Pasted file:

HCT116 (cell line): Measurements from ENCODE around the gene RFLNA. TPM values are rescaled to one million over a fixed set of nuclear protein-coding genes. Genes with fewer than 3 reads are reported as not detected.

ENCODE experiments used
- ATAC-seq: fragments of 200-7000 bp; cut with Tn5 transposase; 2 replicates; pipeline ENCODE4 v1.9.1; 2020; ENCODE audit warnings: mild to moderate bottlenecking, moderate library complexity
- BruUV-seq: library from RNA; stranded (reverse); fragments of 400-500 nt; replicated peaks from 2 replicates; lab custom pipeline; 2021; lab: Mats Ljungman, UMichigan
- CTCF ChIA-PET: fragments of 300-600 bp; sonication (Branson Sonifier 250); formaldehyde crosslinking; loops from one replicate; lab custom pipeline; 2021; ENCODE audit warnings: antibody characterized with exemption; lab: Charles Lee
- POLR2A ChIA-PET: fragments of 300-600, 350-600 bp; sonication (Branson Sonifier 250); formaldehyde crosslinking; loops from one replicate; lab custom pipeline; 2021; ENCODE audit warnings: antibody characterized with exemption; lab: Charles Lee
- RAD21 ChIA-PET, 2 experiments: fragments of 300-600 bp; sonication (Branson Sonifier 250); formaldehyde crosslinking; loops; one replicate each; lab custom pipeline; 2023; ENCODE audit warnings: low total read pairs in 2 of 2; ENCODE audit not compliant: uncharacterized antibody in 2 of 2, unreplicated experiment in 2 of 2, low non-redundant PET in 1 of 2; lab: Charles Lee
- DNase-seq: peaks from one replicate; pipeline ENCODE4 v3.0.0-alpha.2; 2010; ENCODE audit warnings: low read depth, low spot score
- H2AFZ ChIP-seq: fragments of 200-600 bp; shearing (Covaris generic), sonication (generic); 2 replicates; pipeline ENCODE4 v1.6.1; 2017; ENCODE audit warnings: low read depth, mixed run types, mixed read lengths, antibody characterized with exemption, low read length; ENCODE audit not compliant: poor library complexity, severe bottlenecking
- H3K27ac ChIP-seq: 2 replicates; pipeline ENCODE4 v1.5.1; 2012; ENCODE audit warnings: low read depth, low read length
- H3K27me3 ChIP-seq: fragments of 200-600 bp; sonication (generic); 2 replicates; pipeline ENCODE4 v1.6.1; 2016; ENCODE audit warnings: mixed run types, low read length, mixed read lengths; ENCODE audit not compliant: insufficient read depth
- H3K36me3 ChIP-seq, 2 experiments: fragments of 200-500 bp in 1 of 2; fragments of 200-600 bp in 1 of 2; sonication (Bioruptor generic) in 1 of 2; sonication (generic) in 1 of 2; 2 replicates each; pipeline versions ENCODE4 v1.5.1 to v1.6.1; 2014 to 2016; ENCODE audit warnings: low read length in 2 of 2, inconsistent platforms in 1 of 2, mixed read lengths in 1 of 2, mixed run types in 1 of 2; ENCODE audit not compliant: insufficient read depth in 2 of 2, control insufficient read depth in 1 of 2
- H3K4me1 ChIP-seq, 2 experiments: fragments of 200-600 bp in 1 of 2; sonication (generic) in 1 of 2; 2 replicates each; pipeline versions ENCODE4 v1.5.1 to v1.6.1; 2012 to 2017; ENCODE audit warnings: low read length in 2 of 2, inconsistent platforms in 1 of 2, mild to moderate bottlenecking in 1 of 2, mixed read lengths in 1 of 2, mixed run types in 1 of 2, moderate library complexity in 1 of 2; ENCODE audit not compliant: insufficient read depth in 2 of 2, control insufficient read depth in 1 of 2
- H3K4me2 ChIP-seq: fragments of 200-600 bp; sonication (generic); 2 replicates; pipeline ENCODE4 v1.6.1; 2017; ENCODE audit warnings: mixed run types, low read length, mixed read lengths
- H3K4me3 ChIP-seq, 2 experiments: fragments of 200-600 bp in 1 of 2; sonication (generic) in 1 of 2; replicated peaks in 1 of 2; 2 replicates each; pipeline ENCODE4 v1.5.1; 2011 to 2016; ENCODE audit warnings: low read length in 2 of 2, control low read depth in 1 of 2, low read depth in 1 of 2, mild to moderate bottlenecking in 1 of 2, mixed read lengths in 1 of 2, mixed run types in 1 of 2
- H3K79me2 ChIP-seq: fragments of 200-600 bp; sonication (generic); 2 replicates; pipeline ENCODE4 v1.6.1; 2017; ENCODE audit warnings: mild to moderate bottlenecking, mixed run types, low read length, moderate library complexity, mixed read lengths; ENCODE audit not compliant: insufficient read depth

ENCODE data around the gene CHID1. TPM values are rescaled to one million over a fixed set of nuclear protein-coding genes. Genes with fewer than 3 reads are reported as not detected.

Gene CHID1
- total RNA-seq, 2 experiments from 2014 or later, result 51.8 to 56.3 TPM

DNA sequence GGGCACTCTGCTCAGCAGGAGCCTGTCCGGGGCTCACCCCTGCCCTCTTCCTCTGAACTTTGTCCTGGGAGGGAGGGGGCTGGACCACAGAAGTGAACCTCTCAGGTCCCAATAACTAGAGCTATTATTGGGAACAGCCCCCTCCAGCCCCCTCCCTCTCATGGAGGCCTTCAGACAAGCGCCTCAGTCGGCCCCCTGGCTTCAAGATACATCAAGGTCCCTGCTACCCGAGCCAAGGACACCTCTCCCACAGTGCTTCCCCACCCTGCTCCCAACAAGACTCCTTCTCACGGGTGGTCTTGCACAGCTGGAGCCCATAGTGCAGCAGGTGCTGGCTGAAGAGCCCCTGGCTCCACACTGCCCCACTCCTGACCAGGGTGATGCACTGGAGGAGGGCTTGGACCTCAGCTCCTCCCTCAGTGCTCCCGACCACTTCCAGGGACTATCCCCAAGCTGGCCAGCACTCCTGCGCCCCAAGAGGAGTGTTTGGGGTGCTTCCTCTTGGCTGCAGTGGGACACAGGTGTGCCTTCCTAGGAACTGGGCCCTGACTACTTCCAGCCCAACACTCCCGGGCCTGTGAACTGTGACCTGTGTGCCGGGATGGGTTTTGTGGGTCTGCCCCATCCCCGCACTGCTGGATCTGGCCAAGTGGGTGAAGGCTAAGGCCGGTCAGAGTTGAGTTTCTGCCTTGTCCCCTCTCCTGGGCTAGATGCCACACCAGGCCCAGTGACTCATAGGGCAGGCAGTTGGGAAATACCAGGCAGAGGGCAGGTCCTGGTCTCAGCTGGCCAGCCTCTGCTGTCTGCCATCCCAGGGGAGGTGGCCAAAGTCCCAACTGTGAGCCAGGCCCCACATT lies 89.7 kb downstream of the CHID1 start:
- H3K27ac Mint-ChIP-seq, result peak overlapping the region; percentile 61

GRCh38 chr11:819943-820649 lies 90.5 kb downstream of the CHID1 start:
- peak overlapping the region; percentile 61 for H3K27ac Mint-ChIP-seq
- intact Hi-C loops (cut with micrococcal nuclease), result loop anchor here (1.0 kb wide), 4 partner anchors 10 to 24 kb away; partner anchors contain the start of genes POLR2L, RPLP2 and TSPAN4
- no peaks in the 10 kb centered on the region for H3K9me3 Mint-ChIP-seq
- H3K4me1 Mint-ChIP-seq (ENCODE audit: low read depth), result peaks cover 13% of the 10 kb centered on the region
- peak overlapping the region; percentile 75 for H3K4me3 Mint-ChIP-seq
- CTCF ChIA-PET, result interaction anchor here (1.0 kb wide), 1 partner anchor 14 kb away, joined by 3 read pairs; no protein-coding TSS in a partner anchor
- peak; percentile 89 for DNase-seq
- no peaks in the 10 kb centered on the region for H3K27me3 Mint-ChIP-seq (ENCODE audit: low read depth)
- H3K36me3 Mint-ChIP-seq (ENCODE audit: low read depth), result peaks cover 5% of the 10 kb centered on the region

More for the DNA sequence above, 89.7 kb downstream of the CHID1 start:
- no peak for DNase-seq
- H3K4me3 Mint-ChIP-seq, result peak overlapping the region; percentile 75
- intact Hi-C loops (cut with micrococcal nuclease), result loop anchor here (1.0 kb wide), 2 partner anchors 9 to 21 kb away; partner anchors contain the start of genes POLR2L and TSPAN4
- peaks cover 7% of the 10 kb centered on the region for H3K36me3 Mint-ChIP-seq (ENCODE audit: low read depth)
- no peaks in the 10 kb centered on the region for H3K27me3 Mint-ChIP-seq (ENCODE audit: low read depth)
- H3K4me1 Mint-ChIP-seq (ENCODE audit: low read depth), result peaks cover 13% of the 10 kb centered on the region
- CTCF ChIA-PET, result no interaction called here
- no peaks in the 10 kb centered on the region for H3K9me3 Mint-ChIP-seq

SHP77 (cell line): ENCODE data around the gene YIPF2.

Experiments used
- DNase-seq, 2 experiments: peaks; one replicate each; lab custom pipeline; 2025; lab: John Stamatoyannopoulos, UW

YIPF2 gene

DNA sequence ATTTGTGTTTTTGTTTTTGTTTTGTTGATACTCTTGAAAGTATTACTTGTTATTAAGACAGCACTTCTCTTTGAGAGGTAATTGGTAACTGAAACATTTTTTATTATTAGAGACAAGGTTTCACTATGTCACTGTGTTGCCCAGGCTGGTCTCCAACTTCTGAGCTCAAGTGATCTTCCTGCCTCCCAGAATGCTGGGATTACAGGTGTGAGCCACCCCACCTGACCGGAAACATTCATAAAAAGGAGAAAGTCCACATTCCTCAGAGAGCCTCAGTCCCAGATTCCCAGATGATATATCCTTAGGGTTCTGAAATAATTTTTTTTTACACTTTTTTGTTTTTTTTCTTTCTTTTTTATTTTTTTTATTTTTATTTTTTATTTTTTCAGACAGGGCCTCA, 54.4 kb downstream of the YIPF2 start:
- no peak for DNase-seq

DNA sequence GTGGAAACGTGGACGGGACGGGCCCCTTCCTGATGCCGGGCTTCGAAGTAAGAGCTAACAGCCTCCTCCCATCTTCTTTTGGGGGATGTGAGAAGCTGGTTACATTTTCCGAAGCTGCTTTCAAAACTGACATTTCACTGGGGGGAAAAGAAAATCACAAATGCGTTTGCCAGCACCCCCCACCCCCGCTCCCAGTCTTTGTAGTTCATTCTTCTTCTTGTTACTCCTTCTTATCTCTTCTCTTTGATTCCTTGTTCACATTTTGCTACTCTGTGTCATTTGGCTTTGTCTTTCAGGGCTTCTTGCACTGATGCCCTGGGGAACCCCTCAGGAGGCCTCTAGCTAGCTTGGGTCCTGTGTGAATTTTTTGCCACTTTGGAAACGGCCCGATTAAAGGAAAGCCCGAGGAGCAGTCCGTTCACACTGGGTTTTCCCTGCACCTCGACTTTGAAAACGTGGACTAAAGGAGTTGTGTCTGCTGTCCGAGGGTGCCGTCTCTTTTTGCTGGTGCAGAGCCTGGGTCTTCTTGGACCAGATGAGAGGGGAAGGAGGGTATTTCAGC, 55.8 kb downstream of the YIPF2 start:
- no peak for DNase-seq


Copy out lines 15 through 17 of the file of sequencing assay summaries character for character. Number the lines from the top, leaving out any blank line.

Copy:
- H3K4me3 ChIP-seq, 2 experiments: fragments of 200-600 bp in 1 of 2; sonication (generic) in 1 of 2; replicated peaks in 1 of 2; 2 replicates each; pipeline ENCODE4 v1.5.1; 2011 to 2016; ENCODE audit warnings: low read length in 2 of 2, control low read depth in 1 of 2, low read depth in 1 of 2, mild to moderate bottlenecking in 1 of 2, mixed read lengths in 1 of 2, mixed run types in 1 of 2
- H3K79me2 ChIP-seq: fragments of 200-600 bp; sonication (generic); 2 replicates; pipeline ENCODE4 v1.6.1; 2017; ENCODE audit warnings: mild to moderate bottlenecking, mixed run types, low read length, moderate library complexity, mixed read lengths; ENCODE audit not compliant: insufficient read depth

ENCODE data around the gene CHID1. TPM values are rescaled to one million over a fixed set of nuclear protein-coding genes. Genes with fewer than 3 reads are reported as not detected.